While I am incredibly grateful for the education I received at the Carroll Graduate School of Management at Boston College, I must admit that there was one area of function that I was not adequately prepared for as I moved on from school to the “real world” of owning and managing small businesses. I was immersed in the well established sciences of finance, accounting, economics, statistics, marketing, information technology, tax, ethics, management and organizational development, but there was little, if any, focus on the matter of vision.
As it turns out, this ability has proven to be the most important capability a true leader can possess. I absolutely agree that every manager or leader should possess a balanced understanding of the areas of business knowledge described above, but these are really the “hows” of the organization, the means by which the “why” – the core purpose of the organization – is translated day by day into the “what” of the organization, that is, its products.
So what is the “why” of the organization? You’ve likely noticed that many companies work to develop mission statements and concise lists of core values. While these certainly point in the direction of the “why,” they are naught but refracted versions or shades of the original and central “why.” Companies rarely articulate the “why” because those responsible for charting its course are not typically aware of the importance of (1) articulating it and (2) displaying it in plain sight of staff, investors, customers and competitors.
I’ve been giving a lot of thought to the “why” that sits in the center of the various businesses I own and manage and I’ve come up with a simple yet complete definition of the core of my vision for each and every one of them:
I believe in a healthy world.
This is my “why” for everything I do. I truly believe in the possibility of a world free of disease and conflict. We are, admittedly, a long way from that goal, but I have a vision and I am taking steps to implement that vision through every decision made in my organizations. There are obstacles to overcome – commonly held beliefs, years of evidence to the contrary conditioning human consciousness, innumerable competing interests, etc. – but I know that each time we successfully meet these obstacles in miniature in the small business setting, we give incontrovertible evidence that it can be done to the doubting aspects of our own consciousness as well as to the naysayers beyond.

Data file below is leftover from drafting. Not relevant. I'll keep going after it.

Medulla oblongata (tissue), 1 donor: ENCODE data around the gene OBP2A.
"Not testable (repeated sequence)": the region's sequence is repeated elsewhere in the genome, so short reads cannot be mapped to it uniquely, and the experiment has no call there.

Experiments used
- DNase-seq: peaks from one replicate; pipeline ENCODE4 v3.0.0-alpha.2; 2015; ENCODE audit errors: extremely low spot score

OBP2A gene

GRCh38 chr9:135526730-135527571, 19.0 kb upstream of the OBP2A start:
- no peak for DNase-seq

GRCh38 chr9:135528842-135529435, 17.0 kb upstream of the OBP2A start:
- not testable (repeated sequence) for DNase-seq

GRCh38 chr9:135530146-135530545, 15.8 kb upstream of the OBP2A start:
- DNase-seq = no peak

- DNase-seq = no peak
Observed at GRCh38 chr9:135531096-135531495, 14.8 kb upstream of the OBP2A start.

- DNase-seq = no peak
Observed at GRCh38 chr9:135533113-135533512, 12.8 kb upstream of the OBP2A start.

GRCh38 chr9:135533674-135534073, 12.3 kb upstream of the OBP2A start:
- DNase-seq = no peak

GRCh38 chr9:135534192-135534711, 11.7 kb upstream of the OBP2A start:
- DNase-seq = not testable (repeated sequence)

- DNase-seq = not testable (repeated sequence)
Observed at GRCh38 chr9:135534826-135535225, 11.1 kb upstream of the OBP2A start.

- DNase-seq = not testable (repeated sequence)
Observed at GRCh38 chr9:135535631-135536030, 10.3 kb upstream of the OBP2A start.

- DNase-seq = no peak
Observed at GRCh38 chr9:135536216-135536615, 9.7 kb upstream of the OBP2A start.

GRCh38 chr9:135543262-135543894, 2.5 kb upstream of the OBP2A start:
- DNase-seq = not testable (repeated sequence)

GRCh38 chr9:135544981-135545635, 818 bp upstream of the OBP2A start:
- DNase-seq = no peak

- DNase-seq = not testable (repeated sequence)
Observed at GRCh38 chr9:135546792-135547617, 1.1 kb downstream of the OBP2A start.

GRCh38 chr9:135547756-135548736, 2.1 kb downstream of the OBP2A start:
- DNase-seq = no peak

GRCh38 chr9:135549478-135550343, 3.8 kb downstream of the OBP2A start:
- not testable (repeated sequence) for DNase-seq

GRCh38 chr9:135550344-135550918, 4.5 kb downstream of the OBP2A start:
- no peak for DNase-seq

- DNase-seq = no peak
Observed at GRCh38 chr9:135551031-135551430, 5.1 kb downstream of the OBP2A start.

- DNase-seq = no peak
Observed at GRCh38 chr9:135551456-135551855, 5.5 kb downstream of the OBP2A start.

So what does this mean to you? Vision is just as important to the individual as it is to the corporation. Why do you do what you do? What is the central “why” to which you have dedicated your life? If you haven’t defined it yet, you’re probably bouncing around from “why” to “why” – consciously or unconsciously – and you may even find yourself on occasion operating on two or more contradictory “whys” at the same time.
This is the source of the unrelieved tension in the consciousness of man. This is the source of the checkered progress of mankind through the ages. This is the central reason why you have not lived up to the high standard that you can in every aspect of your life.
Take the time to let your “why” form in your consciousness – the “why” that is unique to you – and you will be well on your way to a productive, fulfilling life.
Where there is vision, the people flourish.